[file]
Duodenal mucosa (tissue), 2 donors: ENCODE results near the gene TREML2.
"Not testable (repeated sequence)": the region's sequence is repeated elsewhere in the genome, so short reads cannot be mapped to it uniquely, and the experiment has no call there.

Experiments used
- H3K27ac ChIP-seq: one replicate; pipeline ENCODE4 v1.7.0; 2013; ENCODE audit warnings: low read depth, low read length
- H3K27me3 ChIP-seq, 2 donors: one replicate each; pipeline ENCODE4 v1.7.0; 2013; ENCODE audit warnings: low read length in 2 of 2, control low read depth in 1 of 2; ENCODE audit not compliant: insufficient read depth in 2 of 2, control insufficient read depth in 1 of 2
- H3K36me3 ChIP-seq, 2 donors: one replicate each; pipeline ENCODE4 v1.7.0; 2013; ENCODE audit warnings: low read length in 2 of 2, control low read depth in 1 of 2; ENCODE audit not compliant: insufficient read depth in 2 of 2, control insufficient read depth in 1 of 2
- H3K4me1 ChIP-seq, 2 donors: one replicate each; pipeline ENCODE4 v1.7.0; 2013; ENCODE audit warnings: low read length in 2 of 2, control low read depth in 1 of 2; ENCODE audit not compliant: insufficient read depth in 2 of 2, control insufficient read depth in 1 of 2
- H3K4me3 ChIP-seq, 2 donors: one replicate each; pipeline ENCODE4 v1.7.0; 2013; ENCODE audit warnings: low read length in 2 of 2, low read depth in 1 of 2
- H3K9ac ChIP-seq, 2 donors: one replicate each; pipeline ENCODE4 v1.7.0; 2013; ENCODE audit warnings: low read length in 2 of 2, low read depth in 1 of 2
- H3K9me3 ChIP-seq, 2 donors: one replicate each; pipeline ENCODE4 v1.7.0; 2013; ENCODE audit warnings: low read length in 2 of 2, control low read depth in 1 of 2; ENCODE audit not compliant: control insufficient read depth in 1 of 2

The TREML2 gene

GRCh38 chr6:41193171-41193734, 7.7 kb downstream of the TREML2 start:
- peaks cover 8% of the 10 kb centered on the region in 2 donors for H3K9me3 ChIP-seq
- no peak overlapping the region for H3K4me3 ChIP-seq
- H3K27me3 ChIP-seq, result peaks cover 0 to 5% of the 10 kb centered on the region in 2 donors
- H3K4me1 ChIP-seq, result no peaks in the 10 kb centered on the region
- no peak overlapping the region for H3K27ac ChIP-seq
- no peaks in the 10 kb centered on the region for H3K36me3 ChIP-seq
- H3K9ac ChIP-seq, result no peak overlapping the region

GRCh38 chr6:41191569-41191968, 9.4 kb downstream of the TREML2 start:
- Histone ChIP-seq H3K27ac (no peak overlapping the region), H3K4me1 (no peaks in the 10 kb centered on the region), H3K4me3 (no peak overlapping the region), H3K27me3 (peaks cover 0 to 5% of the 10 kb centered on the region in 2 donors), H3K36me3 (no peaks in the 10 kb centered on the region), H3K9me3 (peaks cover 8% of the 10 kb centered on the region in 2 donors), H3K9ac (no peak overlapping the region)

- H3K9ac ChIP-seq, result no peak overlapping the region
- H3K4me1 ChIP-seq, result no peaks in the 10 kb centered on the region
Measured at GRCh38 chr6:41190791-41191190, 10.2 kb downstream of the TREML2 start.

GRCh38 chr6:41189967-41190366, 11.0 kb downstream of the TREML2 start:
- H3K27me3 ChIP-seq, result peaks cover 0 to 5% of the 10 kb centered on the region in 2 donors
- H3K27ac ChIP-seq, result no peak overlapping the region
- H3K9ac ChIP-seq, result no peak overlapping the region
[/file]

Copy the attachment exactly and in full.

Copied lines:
Duodenal mucosa (tissue), 2 donors: ENCODE results near the gene TREML2.
"Not testable (repeated sequence)": the region's sequence is repeated elsewhere in the genome, so short reads cannot be mapped to it uniquely, and the experiment has no call there.

Experiments used
- H3K27ac ChIP-seq: one replicate; pipeline ENCODE4 v1.7.0; 2013; ENCODE audit warnings: low read depth, low read length
- H3K27me3 ChIP-seq, 2 donors: one replicate each; pipeline ENCODE4 v1.7.0; 2013; ENCODE audit warnings: low read length in 2 of 2, control low read depth in 1 of 2; ENCODE audit not compliant: insufficient read depth in 2 of 2, control insufficient read depth in 1 of 2
- H3K36me3 ChIP-seq, 2 donors: one replicate each; pipeline ENCODE4 v1.7.0; 2013; ENCODE audit warnings: low read length in 2 of 2, control low read depth in 1 of 2; ENCODE audit not compliant: insufficient read depth in 2 of 2, control insufficient read depth in 1 of 2
- H3K4me1 ChIP-seq, 2 donors: one replicate each; pipeline ENCODE4 v1.7.0; 2013; ENCODE audit warnings: low read length in 2 of 2, control low read depth in 1 of 2; ENCODE audit not compliant: insufficient read depth in 2 of 2, control insufficient read depth in 1 of 2
- H3K4me3 ChIP-seq, 2 donors: one replicate each; pipeline ENCODE4 v1.7.0; 2013; ENCODE audit warnings: low read length in 2 of 2, low read depth in 1 of 2
- H3K9ac ChIP-seq, 2 donors: one replicate each; pipeline ENCODE4 v1.7.0; 2013; ENCODE audit warnings: low read length in 2 of 2, low read depth in 1 of 2
- H3K9me3 ChIP-seq, 2 donors: one replicate each; pipeline ENCODE4 v1.7.0; 2013; ENCODE audit warnings: low read length in 2 of 2, control low read depth in 1 of 2; ENCODE audit not compliant: control insufficient read depth in 1 of 2

The TREML2 gene

GRCh38 chr6:41193171-41193734, 7.7 kb downstream of the TREML2 start:
- peaks cover 8% of the 10 kb centered on the region in 2 donors for H3K9me3 ChIP-seq
- no peak overlapping the region for H3K4me3 ChIP-seq
- H3K27me3 ChIP-seq, result peaks cover 0 to 5% of the 10 kb centered on the region in 2 donors
- H3K4me1 ChIP-seq, result no peaks in the 10 kb centered on the region
- no peak overlapping the region for H3K27ac ChIP-seq
- no peaks in the 10 kb centered on the region for H3K36me3 ChIP-seq
- H3K9ac ChIP-seq, result no peak overlapping the region

GRCh38 chr6:41191569-41191968, 9.4 kb downstream of the TREML2 start:
- Histone ChIP-seq H3K27ac (no peak overlapping the region), H3K4me1 (no peaks in the 10 kb centered on the region), H3K4me3 (no peak overlapping the region), H3K27me3 (peaks cover 0 to 5% of the 10 kb centered on the region in 2 donors), H3K36me3 (no peaks in the 10 kb centered on the region), H3K9me3 (peaks cover 8% of the 10 kb centered on the region in 2 donors), H3K9ac (no peak overlapping the region)

- H3K9ac ChIP-seq, result no peak overlapping the region
- H3K4me1 ChIP-seq, result no peaks in the 10 kb centered on the region
Measured at GRCh38 chr6:41190791-41191190, 10.2 kb downstream of the TREML2 start.

GRCh38 chr6:41189967-41190366, 11.0 kb downstream of the TREML2 start:
- H3K27me3 ChIP-seq, result peaks cover 0 to 5% of the 10 kb centered on the region in 2 donors
- H3K27ac ChIP-seq, result no peak overlapping the region
- H3K9ac ChIP-seq, result no peak overlapping the region